Ads’ basic instinct: Show-it-all and sell

“We take the cash, we cash the check, we show them what they want to see.”

These are the words of a Las Vegas stripper in “Showgirls,” but they might also reflect the views of marketing execs at MGM/UA, who are showing plenty as they stoke the already considerable hype surrounding the NC-17 film.

Trading on the notoriety of Sharon Stone’s crotch shot in “Basic Instinct” – from the same writer-director team of Joe Eszterhas and Paul Verhoeven – an R-rated, bosomy “Showgirls” trailer promises that “last time they took you to the edge; this time, they’re taking you all the way.”

Meanwhile, another Eszterhas-penned release hitting theaters in October, Paramount’s “Jade,” is backed by print ads picturing star Linda Fiorentino, her arched back to the camera, alluding to the possibility that she’s receiving oral sex from a mostly unseen male, presumably co-star David Caruso.

Wait a minute. Isn’t the viewing public supposed to be ’90s-style conservative, almost puritanical, as evidenced by the furor raised by Calvin Klein’s latest ad campaign? Those ads, far less explicit than the studios’ or Klein’s previous outings, nonetheless ignited a firestorm as critics likened them to kiddie porn.

Like it or not, the rules are different in Hollywood, where even the kids in “Kids” didn’t attract the ire that Klein did.

In ads for “Showgirls,” an artfully revealing shot of star Elizabeth Berkley, showing what appears to be a never-ending leg, has stopped freeway drivers and newspaper readers. And an eight-minute trailer featuring “provocative” (read: nudity-filled) footage is being offered free this week at major video chains, except for Blockbuster.

The $38 million “Showgirls,” by far the more anticipated release, opens Sept. 22, capping weeks of leering publicity over its hot-to-trot plot about lap-dancing strippers. Much has been made of the pic’s NC-17 tag, the first for a mainstream studio pic since Universal’s artier “Henry & June” in 1990. (Others handed the NC-17 have declined the rating, releasing their films without one.)

Trailers have titillated audiences for weeks. A teaser appearing in theaters since early summer promised a film so erotic, dangerous and controversial, “we can’t show you a thing,” although it does feature a single shot – of Berkley licking a pole. Last month’s restricted, or “red-band,” trailer shows far more, including plenty of bare breasts, cat fights and the rough outlines of the film’s story, depicting Berkley’s move to Vegas, her hiring as a dancer and her gradual move to the seamier side of the Strip.

Sly strategy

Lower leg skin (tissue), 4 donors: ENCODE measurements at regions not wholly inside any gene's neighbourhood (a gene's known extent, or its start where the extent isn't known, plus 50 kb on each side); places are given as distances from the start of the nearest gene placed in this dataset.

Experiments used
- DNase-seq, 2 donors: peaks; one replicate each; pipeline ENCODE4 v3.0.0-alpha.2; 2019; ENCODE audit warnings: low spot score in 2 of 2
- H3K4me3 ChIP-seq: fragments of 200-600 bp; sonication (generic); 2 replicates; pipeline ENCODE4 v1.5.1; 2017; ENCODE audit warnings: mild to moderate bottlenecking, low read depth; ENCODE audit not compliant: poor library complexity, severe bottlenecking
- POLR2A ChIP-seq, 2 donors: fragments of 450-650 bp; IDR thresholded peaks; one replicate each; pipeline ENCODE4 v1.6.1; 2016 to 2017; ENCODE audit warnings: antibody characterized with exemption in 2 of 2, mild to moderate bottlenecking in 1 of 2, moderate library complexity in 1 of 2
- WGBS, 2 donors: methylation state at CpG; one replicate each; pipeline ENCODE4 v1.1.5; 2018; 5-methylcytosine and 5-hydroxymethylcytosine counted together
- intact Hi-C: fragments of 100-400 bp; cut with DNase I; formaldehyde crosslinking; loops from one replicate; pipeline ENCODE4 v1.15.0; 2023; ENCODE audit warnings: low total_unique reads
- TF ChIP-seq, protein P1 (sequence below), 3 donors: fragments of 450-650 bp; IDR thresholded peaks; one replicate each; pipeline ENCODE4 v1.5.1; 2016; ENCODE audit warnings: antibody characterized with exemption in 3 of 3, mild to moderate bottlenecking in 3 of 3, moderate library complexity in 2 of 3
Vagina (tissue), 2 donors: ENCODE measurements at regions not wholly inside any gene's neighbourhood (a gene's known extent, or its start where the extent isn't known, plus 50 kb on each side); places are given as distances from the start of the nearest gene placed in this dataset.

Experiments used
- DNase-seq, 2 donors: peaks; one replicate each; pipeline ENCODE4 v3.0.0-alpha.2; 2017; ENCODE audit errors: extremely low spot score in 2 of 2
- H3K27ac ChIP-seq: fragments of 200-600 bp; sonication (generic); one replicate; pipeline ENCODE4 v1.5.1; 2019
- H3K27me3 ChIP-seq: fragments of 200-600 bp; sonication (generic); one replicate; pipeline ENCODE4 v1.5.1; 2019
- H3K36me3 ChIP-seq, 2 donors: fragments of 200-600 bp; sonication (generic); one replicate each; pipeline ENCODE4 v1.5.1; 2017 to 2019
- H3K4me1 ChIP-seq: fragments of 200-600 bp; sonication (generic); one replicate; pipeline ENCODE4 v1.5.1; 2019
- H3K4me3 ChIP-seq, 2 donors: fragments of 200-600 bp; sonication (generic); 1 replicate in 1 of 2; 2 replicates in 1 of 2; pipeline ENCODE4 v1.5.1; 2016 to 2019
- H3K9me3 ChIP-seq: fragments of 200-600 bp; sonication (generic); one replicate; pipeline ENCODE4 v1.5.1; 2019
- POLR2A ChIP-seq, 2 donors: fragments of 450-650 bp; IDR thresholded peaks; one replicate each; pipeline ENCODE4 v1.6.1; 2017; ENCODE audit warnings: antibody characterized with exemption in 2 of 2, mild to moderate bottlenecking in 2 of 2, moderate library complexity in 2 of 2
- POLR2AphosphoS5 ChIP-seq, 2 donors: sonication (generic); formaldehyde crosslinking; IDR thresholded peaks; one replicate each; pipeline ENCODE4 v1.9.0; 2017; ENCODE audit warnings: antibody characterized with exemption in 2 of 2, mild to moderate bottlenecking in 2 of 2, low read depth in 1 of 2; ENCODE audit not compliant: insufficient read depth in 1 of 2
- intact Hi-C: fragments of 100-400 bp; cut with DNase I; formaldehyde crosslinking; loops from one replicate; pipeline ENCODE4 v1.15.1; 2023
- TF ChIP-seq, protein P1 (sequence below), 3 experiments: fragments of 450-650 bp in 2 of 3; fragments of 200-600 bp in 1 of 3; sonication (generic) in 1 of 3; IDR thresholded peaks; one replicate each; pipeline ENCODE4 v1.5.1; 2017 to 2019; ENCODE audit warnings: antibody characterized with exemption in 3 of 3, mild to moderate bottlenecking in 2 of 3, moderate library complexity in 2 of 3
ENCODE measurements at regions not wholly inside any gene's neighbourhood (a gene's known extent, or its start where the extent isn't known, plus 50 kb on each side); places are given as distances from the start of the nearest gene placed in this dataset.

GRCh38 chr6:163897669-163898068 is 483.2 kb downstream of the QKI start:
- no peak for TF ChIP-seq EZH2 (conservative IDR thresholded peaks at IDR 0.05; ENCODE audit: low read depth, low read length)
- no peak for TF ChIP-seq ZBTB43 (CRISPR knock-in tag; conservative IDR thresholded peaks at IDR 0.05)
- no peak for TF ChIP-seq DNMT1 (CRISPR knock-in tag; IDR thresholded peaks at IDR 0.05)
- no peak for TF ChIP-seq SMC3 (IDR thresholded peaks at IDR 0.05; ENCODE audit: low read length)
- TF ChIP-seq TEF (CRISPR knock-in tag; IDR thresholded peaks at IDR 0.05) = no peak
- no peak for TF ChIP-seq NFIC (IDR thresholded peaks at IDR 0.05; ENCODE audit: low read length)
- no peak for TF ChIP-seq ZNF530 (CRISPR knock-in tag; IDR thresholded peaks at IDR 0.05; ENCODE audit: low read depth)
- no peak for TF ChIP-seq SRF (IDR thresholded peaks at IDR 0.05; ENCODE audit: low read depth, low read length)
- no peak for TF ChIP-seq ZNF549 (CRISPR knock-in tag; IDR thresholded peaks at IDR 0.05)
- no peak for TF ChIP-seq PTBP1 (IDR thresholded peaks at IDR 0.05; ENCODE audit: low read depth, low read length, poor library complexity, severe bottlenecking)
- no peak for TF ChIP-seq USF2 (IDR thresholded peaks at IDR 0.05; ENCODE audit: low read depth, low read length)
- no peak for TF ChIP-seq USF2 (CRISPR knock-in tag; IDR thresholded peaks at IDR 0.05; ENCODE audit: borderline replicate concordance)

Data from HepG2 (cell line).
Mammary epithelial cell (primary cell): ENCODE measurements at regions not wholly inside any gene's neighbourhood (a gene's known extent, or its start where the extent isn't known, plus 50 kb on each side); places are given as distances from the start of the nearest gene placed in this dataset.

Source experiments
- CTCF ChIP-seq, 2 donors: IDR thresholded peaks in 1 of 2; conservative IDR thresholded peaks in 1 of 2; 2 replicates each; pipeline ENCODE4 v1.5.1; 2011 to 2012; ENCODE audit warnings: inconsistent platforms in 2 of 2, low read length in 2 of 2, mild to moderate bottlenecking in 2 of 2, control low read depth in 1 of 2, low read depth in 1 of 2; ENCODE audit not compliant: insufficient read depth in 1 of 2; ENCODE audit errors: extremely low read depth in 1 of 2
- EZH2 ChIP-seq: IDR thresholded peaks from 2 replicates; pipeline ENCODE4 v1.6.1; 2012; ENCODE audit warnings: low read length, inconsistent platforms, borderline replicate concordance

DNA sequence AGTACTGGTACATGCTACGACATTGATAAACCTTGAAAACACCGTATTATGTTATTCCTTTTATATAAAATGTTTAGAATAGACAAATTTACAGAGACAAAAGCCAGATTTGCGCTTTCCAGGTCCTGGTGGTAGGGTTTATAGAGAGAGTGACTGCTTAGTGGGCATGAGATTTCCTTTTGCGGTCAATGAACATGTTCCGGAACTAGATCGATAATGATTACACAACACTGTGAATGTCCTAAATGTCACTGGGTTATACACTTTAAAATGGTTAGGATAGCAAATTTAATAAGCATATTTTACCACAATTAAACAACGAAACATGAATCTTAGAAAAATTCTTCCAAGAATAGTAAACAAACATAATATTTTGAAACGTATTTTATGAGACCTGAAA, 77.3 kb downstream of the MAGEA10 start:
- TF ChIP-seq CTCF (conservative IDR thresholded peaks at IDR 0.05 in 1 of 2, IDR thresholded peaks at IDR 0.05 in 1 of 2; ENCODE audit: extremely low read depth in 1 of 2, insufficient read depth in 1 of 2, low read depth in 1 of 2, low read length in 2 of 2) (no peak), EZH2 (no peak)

Despite their eager embrace of the rating, which has limited the pic’s TV advertising opportunities, studio execs somewhat disingenuously argue the NC-17 tag isn’t being used as bait.

“I don’t think people will see the movie based on controversy,” said Gerry Rich, exec VP, worldwide marketing, at MGM/UA, acknowledging the publicity “certainly hasn’t hurt.”

“We’re selling the content of the film, and also the celebrity of the filmmakers involved, as opposed to the idea of selling it as an NC-17 film.”

Some exhibitors peg box office prospects as decent, although one, who declined to book the film because of a policy against the rating, dismissed it as “not even a good stag movie; if it wasn’t NC-17, it would never get any interest out of you, me or anyone else.”

Still, the studio is targeting its likely audience of 18-to-34-year-old men, evidenced by its decision to place ads near box scores in Labor Day newspaper sports sections, and to deploy an extensive outdoor campaign meant to turn heads of commuters.

TV blurbs OK

TV spots – without the explicit nudity, of course – were accepted by all major networks except NBC, which still allowed its O&O stations to run them. But none will run them before 10 p.m., an hour later than the standard cutoff for R films.

Mindful of its burden to help ensure the rating is enforced at theaters, MGM/UA will foot the bill for an extra usher to be stationed outside many of the 1,000 auditoriums screening “Showgirls,” “so people can’t sneak in from another film,” said Larry Gleason, president of worldwide distribution.

Paramount’s “Jade” also promises sex, but seemingly as window-dressing for a more conventional thriller, the second attempt to launch a film career for “NYPD Blue” star David Caruso, who, curiously, isn’t pictured in initial print ads.

Fiorentino (the seductress of “The Last Seduction”), plays a clinical psychologist by day and hooker by night, who is suspected of murder in the “psycho-sexual thriller,” due Oct. 13. A trailer coyly hints at “secret fantasies” and “secret lives” that “go too far,” but clips clearly label it an action thriller.

‘Basic’ brouhaha

Buoyed by “Basic Instinct’s” marketing playbook, which parlayed ample publicity over explicit sex scenes into a $100 million-plus worldwide box office, despite less than positive reviews, Par is hoping for similar success.

Paramount officially declined comment on marketing plans for “Jade,” directed by “Exorcist” helmer William Friedkin, except to say the film is being positioned as “a thriller basically set against a tapestry of sensuality.” Asked whether the studio could explain what was going on in the print ad, a spokesman replied, “I don’t think so.”

But a studio insider distanced its approach from MGM’s. “In the audiovisual campaign for ‘Showgirls,’ the plot is very visible, so to speak,” the exec said. “Our trailer does not resolve anything. It keeps the mystery.”

Also a mystery are prospects for “Jade,” hampered by the disappointing performance of “Kiss of Death,” Caruso’s feature debut, and for “Showgirls,” still a question mark once the curiosity factor wears off.

Anita M. Busch contributed to this report.

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